IDEAS home Printed from
   My bibliography  Save this article

Decision-making in competitive framings—Strategic behavior of chess players in mini-ultimatum game chess puzzles


  • Bühren, Christoph
  • Frank, Björn
  • Krabel, Stefan
  • Werner, Alexander


We introduce a competitive framing in the mini-ultimatum game utilizing chess puzzles. Therein, our chess playing participants accept low offers significantly more often compared to a neutral framing. We conclude that in familiar competitive surroundings egoistic behavior is more acceptable.

Suggested Citation

  • Bühren, Christoph & Frank, Björn & Krabel, Stefan & Werner, Alexander, 2012. "Decision-making in competitive framings—Strategic behavior of chess players in mini-ultimatum game chess puzzles," Economics Letters, Elsevier, vol. 115(3), pages 356-358.
  • Handle: RePEc:eee:ecolet:v:115:y:2012:i:3:p:356-358 DOI: 10.1016/j.econlet.2011.12.080

    Download full text from publisher

    File URL:
    Download Restriction: Full text for ScienceDirect subscribers only

    As the access to this document is restricted, you may want to search for a different version of it.

    References listed on IDEAS

    1. Telser, L G, 1995. "The Ultimatum Game and the Law of Demand," Economic Journal, Royal Economic Society, vol. 105(433), pages 1519-1523, November.
    2. Armin Falk & Ernst Fehr & Urs Fischbacher, 2003. "On the Nature of Fair Behavior," Economic Inquiry, Western Economic Association International, vol. 41(1), pages 20-26, January.
    3. Ignacio Palacios-Huerta & Oscar Volij, 2009. "Field Centipedes," American Economic Review, American Economic Association, vol. 99(4), pages 1619-1635, September.
    4. Steven D. Levitt & John A. List & Sally E. Sadoff, 2011. "Checkmate: Exploring Backward Induction among Chess Players," American Economic Review, American Economic Association, vol. 101(2), pages 975-990, April.
    Full references (including those not matched with items on IDEAS)


    Citations are extracted by the CitEc Project, subscribe to its RSS feed for this item.

    Cited by:

    1. Hildenbrand, Andreas, 2013. "Is a firm a firm? A Stackelberg experiment," Economics - The Open-Access, Open-Assessment E-Journal, Kiel Institute for the World Economy (IfW), vol. 7, pages 1-26.
    2. Tripathi, Sanjeev, 2016. "Does odd or even make a difference," IIMA Working Papers WP2016-03-15, Indian Institute of Management Ahmedabad, Research and Publication Department.
    3. Güth, Werner & Kocher, Martin G., 2014. "More than thirty years of ultimatum bargaining experiments: Motives, variations, and a survey of the recent literature," Journal of Economic Behavior & Organization, Elsevier, vol. 108(C), pages 396-409.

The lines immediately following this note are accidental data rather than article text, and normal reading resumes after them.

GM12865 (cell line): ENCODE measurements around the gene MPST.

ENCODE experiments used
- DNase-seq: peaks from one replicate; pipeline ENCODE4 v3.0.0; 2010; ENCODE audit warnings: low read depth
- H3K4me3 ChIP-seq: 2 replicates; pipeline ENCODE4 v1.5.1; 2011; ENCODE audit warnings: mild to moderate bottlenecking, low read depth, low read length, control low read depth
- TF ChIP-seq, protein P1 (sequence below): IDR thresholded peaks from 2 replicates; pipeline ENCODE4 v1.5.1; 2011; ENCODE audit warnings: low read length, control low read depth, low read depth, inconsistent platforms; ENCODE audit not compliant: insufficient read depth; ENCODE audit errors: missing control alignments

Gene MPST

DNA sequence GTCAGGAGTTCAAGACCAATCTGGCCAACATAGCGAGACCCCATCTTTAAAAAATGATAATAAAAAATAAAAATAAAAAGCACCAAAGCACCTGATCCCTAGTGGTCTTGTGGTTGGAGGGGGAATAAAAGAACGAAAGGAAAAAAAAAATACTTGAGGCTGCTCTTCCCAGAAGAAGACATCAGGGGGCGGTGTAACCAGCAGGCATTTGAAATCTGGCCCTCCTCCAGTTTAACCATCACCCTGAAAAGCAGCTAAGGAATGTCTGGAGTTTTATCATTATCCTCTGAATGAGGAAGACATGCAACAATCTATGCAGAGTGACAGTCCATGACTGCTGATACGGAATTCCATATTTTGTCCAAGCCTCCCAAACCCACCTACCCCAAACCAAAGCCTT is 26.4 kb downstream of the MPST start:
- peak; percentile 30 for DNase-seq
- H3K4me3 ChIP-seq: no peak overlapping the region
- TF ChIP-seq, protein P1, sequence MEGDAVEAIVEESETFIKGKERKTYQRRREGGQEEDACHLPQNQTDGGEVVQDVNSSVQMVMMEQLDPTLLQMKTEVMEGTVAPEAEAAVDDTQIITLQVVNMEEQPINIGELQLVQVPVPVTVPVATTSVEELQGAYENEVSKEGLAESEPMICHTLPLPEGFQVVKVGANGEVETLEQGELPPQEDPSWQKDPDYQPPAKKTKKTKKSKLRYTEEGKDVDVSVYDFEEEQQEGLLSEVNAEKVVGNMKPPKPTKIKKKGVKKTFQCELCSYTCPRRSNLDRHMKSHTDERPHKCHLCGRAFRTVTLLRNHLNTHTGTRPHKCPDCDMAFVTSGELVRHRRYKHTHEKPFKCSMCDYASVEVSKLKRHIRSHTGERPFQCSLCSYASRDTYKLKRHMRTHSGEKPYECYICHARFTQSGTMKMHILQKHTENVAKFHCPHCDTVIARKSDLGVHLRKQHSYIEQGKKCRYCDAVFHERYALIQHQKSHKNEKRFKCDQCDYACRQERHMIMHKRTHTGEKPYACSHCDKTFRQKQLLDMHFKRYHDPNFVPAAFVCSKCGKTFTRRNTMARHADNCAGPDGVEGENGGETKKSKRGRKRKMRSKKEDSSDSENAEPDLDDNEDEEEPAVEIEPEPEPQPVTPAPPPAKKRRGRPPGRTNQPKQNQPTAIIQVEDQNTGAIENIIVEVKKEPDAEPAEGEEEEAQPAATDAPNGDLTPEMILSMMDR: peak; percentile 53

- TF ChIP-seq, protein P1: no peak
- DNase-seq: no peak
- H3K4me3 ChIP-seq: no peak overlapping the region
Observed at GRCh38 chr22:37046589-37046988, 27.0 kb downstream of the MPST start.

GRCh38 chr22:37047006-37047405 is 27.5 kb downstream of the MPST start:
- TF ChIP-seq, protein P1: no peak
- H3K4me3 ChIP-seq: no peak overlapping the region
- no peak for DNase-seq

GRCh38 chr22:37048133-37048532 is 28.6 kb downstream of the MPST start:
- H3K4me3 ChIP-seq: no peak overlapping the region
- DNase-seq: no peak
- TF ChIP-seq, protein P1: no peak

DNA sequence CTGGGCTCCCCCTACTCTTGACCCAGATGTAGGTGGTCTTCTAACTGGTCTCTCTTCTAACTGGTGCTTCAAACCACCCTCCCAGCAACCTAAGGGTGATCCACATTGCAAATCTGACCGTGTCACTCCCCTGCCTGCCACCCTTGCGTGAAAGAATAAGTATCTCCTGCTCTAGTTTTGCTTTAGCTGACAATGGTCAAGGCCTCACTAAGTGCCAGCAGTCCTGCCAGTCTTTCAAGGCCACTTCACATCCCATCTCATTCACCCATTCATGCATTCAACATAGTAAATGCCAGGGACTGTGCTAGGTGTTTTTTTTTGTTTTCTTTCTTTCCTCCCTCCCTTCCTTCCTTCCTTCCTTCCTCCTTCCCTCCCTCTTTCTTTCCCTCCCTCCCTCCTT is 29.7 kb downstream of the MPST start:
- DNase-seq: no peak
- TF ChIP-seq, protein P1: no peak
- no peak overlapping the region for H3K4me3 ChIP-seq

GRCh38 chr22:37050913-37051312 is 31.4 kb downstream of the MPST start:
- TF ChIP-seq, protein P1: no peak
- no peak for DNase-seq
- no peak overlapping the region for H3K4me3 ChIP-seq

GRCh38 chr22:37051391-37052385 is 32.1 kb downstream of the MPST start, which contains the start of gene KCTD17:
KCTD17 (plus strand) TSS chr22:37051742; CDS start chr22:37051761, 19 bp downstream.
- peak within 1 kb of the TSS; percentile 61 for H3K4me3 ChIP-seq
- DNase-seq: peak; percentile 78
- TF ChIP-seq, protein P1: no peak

More about this item


    Mini-ultimatum game; Framing; Chess-puzzle;

    JEL classification:

    • C7 - Mathematical and Quantitative Methods - - Game Theory and Bargaining Theory
    • C9 - Mathematical and Quantitative Methods - - Design of Experiments
    • D8 - Microeconomics - - Information, Knowledge, and Uncertainty


    Access and download statistics


    All material on this site has been provided by the respective publishers and authors. You can help correct errors and omissions. When requesting a correction, please mention this item's handle: RePEc:eee:ecolet:v:115:y:2012:i:3:p:356-358. See general information about how to correct material in RePEc.

    For technical questions regarding this item, or to correct its authors, title, abstract, bibliographic or download information, contact: (Dana Niculescu). General contact details of provider: .

    If you have authored this item and are not yet registered with RePEc, we encourage you to do it here. This allows to link your profile to this item. It also allows you to accept potential citations to this item that we are uncertain about.

    If CitEc recognized a reference but did not link an item in RePEc to it, you can help with this form .

    If you know of missing items citing this one, you can help us creating those links by adding the relevant references in the same way as above, for each refering item. If you are a registered author of this item, you may also want to check the "citations" tab in your RePEc Author Service profile, as there may be some citations waiting for confirmation.

    Please note that corrections may take a couple of weeks to filter through the various RePEc services.

    IDEAS is a RePEc service hosted by the Research Division of the Federal Reserve Bank of St. Louis . RePEc uses bibliographic data supplied by the respective publishers.